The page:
My income


Denmark has a very, very small gap between rich and poor. But is this a good thing or not? That was a topic at the Danish Broadcasting Corporation the winter 2016. While TV and radio covered the subject with news, debates, and documentaries, the Investigative Data Team decided to use income-data to interact with the readers. We wanted to let them see the national variation in income and test their assumption about where in the distribution their personal income is.
We acquired data from Statistics Denmark and developed an interactive component. What was unique for this small project was our solution for visualization. We made a small gamification aspect where people first had to guess how many Danes earn less than you before being shown their own result. We saved their answers and we were surprised by the result: More than 125.000 Danes checked out their income compared to the national variation – and most of them guessed that they were in a lower percentile, than they actually were.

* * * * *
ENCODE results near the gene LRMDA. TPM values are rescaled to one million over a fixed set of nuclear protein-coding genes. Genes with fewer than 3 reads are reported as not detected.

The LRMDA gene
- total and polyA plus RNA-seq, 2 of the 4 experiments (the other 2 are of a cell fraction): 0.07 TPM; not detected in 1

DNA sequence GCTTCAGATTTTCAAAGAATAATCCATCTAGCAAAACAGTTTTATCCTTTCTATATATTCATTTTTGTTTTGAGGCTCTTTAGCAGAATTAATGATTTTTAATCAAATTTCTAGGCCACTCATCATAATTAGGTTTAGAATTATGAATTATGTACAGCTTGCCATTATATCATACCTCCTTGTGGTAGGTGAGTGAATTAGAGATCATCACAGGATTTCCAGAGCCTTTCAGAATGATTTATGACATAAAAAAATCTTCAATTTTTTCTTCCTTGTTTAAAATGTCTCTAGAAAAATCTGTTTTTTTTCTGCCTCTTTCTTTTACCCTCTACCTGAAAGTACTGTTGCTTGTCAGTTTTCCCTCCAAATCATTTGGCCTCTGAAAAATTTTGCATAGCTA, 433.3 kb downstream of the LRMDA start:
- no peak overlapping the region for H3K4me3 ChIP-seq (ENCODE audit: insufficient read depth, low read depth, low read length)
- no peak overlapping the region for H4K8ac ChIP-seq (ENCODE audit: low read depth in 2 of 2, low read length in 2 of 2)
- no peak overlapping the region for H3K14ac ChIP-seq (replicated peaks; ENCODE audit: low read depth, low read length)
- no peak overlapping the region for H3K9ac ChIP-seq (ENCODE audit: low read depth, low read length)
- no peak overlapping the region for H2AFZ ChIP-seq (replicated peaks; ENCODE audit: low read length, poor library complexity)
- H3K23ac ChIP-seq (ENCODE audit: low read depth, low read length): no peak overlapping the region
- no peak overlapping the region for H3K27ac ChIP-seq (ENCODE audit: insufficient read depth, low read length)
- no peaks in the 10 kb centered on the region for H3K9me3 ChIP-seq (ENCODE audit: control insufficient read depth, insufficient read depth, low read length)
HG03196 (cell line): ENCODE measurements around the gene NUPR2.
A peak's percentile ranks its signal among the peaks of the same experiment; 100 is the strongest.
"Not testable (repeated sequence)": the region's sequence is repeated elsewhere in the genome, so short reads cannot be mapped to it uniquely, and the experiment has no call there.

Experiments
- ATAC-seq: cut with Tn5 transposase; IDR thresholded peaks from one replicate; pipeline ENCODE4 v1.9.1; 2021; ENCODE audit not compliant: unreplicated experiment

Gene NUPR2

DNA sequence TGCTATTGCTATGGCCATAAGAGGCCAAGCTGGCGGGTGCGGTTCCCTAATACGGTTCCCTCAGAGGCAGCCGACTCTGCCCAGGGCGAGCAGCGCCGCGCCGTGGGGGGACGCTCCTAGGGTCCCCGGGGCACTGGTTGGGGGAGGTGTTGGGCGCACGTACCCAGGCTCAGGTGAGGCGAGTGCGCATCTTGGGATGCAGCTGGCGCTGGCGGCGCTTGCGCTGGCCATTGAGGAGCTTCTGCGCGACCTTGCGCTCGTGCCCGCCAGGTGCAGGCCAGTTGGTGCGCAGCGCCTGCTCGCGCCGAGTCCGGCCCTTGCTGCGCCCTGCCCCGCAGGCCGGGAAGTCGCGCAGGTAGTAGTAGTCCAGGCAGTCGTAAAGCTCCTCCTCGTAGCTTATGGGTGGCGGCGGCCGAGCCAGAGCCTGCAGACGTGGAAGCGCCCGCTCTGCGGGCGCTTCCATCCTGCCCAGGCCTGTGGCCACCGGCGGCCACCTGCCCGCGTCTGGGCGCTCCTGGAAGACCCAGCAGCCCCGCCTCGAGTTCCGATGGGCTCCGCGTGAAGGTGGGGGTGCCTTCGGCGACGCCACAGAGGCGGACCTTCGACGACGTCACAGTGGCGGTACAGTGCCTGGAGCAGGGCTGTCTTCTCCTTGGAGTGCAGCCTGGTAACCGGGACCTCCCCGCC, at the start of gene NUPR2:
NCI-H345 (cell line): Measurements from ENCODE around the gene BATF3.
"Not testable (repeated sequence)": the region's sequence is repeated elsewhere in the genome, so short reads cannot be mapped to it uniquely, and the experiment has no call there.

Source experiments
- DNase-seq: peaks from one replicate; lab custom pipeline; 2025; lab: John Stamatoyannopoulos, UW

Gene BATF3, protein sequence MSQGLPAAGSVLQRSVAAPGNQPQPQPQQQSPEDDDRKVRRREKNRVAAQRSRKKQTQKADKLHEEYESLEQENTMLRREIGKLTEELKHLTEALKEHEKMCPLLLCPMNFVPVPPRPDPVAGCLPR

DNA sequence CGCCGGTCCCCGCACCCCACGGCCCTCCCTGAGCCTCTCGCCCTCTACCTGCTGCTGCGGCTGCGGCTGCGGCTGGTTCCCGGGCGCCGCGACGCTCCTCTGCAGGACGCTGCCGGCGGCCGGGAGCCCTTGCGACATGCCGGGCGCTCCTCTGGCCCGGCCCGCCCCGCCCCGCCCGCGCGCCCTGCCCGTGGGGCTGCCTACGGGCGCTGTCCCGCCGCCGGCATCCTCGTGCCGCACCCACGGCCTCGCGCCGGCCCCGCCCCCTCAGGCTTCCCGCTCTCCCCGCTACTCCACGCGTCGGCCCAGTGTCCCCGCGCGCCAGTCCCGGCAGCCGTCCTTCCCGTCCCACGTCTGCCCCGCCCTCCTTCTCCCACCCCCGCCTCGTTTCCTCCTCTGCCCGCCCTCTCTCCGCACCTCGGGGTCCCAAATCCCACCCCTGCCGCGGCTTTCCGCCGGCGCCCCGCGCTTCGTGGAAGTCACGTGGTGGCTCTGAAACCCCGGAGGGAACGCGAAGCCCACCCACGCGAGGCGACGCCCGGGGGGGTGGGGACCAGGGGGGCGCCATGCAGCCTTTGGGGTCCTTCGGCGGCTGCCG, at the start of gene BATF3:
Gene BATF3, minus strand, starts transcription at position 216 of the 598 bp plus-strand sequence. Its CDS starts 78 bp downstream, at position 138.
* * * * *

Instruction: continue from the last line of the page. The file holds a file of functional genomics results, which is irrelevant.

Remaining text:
The interactive component was developed over several iterations focusing on mobile-first development. In each iteration we got a more focused visualization in regard to text, animations, UI and design. We user tested the interactivity in each iteration to ensure that the graphic was easy to understand and to use.

The visualization was developed using HTML, CSS and JavaScript (ES2015). We used the D3js-library to draw the bar-chart and noUiSlider to create a slider working seamlessly with all platforms. We ran into an all too well known problem on smartphones, which was showing additional information about the bar-chart. This is normally done by clicking a bar and getting some kind of information in a pop-up-box. On desktop this is done by hovering, but we wanted to try something new on smartphones: we used the DeviceOrientation-API to create a hover-box that shifted around by tilting your phone. This ensured an easy and very useable way of interacting with the bar-chart.


We acquired data from Statistics Denmark.


One journalist, one grapich designer, one editor and two programmers worked two week with this project.


The application was one of the most read articles at Actually the application was the 19th most read article in 2016 at

The purpose of making users guess how many people earns less than them was to open their eyes to the fact that they were probably better off than they thought. And it worked. Three out of our users were told, that more people make less than them, compared to what they guessed. See the article about the result:


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